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The pity of war

Author: Niall Ferguson
Publisher: New York, NY : Basic Books, ©1999.
Edition/Format:   Book : EnglishView all editions and formats
Database:WorldCat
Summary:
"In The Pity of War, Niall Ferguson explodes the myths of 1914-18. He argues that the fatal conflict between Britain and Germany was far from inevitable. It was Britain's declaration of war that needlessly turned a continental conflict into a world war, and it was Britain's economic mismanagement and military inferiority that necessitated American involvement, forever altering the global balance of power." "Ferguson  Read more...
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Genre/Form: History
Material Type: Internet resource
Document Type: Book, Internet Resource
All Authors / Contributors: Niall Ferguson
ISBN: 0465057128 9780465057122 046505711X 9780465057115
OCLC Number: 41124439
Description: xliii, 563 pages, [32] pages of plates : illustrations ; 21 cm
Contents: ch. 1. Myths of militarism --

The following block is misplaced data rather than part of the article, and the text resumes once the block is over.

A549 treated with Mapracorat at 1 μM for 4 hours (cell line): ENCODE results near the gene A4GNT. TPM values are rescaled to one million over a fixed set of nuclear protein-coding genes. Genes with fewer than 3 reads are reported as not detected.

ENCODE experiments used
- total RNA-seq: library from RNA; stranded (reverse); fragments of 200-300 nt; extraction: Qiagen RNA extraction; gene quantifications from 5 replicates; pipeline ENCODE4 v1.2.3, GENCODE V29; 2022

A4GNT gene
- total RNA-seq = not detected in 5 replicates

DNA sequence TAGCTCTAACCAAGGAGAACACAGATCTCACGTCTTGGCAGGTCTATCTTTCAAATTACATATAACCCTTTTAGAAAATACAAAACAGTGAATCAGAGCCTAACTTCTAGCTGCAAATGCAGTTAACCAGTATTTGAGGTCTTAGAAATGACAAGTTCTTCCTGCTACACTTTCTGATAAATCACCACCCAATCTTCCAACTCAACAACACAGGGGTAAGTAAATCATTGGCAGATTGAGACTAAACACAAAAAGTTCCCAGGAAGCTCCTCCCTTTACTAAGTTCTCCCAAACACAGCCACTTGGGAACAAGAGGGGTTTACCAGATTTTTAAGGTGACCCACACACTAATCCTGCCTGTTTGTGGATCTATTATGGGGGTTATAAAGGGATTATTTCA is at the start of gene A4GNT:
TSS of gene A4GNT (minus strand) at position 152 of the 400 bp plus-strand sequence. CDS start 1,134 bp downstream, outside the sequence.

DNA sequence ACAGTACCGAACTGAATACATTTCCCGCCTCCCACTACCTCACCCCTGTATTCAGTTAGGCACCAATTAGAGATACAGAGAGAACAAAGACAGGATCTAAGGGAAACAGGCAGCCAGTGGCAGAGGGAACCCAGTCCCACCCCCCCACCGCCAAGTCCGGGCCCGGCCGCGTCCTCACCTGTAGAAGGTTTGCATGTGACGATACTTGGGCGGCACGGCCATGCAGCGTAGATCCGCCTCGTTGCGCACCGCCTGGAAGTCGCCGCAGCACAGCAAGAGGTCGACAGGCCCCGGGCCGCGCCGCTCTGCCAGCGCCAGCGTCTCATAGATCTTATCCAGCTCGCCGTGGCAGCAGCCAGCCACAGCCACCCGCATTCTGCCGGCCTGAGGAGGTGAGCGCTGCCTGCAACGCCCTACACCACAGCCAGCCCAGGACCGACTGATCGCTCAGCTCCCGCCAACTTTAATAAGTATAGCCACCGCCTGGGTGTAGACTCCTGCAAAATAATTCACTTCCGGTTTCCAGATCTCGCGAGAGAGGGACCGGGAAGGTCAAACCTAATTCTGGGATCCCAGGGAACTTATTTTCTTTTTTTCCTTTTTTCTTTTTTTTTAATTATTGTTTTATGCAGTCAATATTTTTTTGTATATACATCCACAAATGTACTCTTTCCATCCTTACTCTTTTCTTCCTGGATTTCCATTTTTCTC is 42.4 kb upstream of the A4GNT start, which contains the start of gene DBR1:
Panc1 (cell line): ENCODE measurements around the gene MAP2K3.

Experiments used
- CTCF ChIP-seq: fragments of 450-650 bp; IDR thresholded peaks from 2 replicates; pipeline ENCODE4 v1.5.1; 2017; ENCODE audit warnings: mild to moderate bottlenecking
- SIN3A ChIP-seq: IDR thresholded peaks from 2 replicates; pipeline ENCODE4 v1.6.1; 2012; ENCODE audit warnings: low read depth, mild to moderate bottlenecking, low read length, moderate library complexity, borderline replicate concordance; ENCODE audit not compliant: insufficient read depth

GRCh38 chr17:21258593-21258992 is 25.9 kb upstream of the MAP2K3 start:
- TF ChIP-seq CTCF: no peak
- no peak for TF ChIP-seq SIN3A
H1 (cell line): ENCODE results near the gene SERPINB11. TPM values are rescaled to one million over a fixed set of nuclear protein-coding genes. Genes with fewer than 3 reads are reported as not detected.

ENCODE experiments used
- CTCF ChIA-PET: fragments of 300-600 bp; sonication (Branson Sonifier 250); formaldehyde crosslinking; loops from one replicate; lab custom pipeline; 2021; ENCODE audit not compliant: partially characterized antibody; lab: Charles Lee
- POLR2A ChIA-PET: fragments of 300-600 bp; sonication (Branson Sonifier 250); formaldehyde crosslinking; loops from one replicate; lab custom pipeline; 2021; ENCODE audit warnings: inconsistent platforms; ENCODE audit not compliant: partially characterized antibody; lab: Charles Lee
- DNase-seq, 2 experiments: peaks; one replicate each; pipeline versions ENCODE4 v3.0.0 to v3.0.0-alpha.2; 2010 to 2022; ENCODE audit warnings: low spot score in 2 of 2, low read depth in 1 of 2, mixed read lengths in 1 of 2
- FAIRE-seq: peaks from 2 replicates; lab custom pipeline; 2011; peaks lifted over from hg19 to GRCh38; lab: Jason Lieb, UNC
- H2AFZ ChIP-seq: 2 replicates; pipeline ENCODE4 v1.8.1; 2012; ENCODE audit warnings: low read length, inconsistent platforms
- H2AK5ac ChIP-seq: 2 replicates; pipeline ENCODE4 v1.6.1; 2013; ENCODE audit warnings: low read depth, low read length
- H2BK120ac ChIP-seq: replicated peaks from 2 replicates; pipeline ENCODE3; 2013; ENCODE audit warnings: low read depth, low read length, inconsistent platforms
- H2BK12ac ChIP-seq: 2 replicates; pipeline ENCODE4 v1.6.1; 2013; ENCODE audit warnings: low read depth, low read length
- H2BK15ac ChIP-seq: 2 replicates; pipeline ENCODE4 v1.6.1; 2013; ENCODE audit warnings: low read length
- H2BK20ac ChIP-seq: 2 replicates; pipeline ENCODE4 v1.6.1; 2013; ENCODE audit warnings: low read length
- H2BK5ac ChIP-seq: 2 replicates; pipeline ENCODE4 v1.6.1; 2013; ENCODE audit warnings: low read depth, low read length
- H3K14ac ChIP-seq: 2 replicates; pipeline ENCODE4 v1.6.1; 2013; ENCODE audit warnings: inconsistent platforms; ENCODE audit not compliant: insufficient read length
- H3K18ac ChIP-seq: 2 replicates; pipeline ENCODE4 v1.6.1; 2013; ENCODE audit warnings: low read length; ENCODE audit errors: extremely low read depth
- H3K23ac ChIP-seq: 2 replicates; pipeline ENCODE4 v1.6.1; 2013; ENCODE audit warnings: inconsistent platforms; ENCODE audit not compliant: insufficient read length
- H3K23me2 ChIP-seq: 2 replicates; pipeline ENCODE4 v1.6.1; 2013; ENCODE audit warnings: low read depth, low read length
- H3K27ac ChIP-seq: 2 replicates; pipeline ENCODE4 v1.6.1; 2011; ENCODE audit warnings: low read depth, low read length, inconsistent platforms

ch. 2. Empires, ententes and Edwardian appeasement --
ch. 3. Britain's war of illusions --
ch. 4. Arms and men --
ch. 5. Public finance and national security --
ch. 6. Last days of mankind: 28 June --
4 August 1914 --
ch. 7. August days: the myth of war enthusiasm --
ch. 8. Press gang --
ch. 9. Economic capability: the advantage squandered --
ch. 10. Strategy, tactics and the net body count --
ch. 11. 'Maximum slaughter at minimum expense': war finance --
ch. 12. Death instinct: why men fought --
ch. 13. Captor's dilemma --
ch. 14. How (not) to pay for the war.
Responsibility: Niall Ferguson.
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Abstract:

The Pity of War makes one very simple and provocative argument: that the human atrocity known as the First World War was entirely Englands fault, that Englands entry into the war was based on a  Read more...

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schema:reviewBody""In The Pity of War, Niall Ferguson explodes the myths of 1914-18. He argues that the fatal conflict between Britain and Germany was far from inevitable. It was Britain's declaration of war that needlessly turned a continental conflict into a world war, and it was Britain's economic mismanagement and military inferiority that necessitated American involvement, forever altering the global balance of power." "Ferguson vividly brings back to life one of the seminal catastrophes of the century, not through a dry citation of chronological chapter and verse, but through a series of chapters that answer the key questions: Why did the war start? Why did it continue? And why did it stop? How did the Germans manage to kill more soldiers than they lost but still end up defeated in November 1918? Above all, why did men fight?"--Jacket."
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